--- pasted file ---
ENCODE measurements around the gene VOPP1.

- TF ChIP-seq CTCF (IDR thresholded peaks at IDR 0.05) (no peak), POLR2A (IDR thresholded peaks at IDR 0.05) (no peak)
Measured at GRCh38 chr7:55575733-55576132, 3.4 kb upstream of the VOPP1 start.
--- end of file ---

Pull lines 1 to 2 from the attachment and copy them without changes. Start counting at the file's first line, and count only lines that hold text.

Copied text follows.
ENCODE measurements around the gene VOPP1.

- TF ChIP-seq CTCF (IDR thresholded peaks at IDR 0.05) (no peak), POLR2A (IDR thresholded peaks at IDR 0.05) (no peak)